Over the last week, I’ve spent a lot of time getting to know the features on my camera. Experimenting with long exposures and mapping out areas where I’d like to put my ideas to work. Being that the symptoms of my sorta/kinda diagnosis have consistently worsened in recent weeks and months. My wife has become warier of my jetting off in the wee hours of the night without her.
So one night, just before dusk. We drove down to Seattle’s International District, where I immediately realized why, when it comes to photography, it’s almost always better to go it alone. After passing up a half a dozen spots that she deemed unsafe. We settled for Dr. Jose Rizal Park. A nice place, but one I had taken pictures from at least a dozen times. From her continually telling me to move to spare people from having to simply sidestep me. To telling me where to focus and complaining about why I had chosen to take long exposures and her getting cold on a brisk June night. Needless to say, I did not have the opportunity to take many images or follow through with any ideas I might have had. Instead, I spent the ride home explaining camera settings to a woman who, more than not, refuses to take any pictures. Overall, Dr. Jose Rizal Park and the overpass that leads you there are great spots to capture the city of Seattle, I-9, the sunset and T-Mobil park, I highly recommend visiting.
As going out each night to capture light while using long exposures seems to be getting easier. zI quickly find myself wanting to experiment more as the results are impressing me less and less. Part of it might have to do with my wife insisting on accompanying me and getting a bit cranky over the time I spend. By now, I’m pretty sure she’s tired of me saying “One more and we’re done.” With that said, she’s been a great assistant. Below are a couple of images I captured just outside our lobby door.With my camera mounted on a tripod I had it set on full manual, including manual focus. My ISO was 100 f22 at ’30 second intervals.
Headed downstairs tonight to take care of some unfinished business. During the day this parking lot is filled with a combination of parked vehicles and ones coming off Rainier Ave. South in search of a good parking spot and some groceries. As I continue to shoot in manual mode, I’ve gotten back to explore my cameras many features to get as creative as possible.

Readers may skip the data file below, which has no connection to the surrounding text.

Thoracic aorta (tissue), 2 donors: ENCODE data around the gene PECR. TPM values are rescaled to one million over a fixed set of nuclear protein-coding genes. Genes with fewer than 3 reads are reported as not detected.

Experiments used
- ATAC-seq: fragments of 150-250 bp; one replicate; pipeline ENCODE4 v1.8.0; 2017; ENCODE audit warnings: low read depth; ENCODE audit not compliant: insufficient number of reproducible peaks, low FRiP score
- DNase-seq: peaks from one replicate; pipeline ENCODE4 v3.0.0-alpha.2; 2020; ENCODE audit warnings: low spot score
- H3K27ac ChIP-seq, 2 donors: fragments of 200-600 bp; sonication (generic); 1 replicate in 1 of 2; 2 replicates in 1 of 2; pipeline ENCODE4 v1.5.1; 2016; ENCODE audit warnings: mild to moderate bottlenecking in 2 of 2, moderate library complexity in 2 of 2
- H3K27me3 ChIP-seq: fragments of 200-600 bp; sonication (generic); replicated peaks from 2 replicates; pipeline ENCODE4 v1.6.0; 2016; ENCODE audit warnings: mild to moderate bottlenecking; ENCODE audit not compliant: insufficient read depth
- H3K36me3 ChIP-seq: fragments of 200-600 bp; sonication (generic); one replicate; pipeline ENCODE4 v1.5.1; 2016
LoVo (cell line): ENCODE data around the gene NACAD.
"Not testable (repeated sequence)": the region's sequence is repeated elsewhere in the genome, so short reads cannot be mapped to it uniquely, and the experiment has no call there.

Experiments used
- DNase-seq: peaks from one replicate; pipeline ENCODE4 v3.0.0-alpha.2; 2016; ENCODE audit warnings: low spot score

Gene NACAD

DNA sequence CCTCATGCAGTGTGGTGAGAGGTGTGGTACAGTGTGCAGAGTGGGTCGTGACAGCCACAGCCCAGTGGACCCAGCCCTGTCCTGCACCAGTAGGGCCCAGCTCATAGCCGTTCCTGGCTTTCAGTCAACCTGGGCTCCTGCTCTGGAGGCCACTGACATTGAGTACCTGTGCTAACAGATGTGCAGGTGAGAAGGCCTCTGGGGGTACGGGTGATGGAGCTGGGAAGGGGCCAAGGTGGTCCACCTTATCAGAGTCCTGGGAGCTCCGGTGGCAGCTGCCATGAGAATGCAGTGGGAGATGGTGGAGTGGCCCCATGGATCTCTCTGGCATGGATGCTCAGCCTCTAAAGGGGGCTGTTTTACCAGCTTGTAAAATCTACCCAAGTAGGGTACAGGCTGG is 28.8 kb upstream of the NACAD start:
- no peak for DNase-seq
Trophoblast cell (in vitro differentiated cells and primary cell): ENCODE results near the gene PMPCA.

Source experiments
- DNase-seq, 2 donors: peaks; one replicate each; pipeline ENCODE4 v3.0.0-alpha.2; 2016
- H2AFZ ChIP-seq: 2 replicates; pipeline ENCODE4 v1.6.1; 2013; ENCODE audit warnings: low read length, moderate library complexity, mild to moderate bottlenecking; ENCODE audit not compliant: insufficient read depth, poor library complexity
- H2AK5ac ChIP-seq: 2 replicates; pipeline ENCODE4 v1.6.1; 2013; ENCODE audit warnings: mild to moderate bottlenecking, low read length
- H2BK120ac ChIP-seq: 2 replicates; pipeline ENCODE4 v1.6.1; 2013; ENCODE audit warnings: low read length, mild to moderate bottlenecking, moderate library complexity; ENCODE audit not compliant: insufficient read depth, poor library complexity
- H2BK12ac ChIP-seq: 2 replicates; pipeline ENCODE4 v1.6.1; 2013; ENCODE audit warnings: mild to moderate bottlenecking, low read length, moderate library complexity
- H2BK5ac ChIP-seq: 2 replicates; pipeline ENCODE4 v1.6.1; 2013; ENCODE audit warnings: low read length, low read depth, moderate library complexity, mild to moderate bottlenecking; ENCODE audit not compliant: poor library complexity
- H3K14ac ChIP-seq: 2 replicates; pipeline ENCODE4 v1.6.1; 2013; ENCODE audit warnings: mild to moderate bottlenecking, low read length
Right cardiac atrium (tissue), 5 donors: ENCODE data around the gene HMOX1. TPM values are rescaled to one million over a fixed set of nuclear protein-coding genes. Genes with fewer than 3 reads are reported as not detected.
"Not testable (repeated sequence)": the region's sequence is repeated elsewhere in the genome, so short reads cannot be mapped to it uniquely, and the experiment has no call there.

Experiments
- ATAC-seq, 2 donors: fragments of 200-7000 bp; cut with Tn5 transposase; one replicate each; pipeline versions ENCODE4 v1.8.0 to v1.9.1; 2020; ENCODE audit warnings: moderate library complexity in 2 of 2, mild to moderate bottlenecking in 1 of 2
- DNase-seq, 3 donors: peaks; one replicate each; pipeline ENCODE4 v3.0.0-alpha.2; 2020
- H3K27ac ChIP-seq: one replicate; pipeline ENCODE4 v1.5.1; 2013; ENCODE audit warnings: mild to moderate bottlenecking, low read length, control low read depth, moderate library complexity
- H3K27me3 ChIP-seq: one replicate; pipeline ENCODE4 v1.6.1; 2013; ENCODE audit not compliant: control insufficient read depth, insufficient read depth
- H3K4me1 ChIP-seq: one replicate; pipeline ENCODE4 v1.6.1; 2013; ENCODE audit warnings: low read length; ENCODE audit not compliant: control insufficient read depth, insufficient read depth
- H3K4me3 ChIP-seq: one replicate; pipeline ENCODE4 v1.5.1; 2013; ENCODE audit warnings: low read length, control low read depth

If it were up to me, I’d be out there taking most of my images after or around dusk or just before dawn. They are, for me and I’m sure many others, the best times of the day. And while, through practice and understanding, I came to love long exposures and shooting in manual mode. While for may, the times of day mentioned are usually set aside for family or getting ready for a days work. It only makes those moments more special when you can slip away or coax a loved one away from their own down time to join you. On my second night I trade the balcony for the parking lot of our local bank. With my wife insisting on tagging along and knowing he lack of patience when it comes to certain things. I made and checked all my camera setting before we left. The images below were shot at 100 ISO F22 at ’30 second intervals.
As a attempt to maintain some or my remaining sanity and quell some of the boredom that has me counting the same commercials that air several times nightly within one half hour cycle of television. I find myself spending less and less time wondering why I own a TV and searching and finding more creative ways to spend my free time. Aside from keeping a chart to keep track of my activities, or lack there of. I’ve been doing a lot of writing, listening to music and delving into the growing list books I have yet to finish. Mosat importantly, I’ve decided to dust of my camera and return to my love of night scapes and long exposures. I took these two from my balcony Monday, just after midnight. (Oh, isn’t that officially Tuesday?) Regardless, I’ll most likely continue stepping out at night to take a few long exposures. Only time will tell.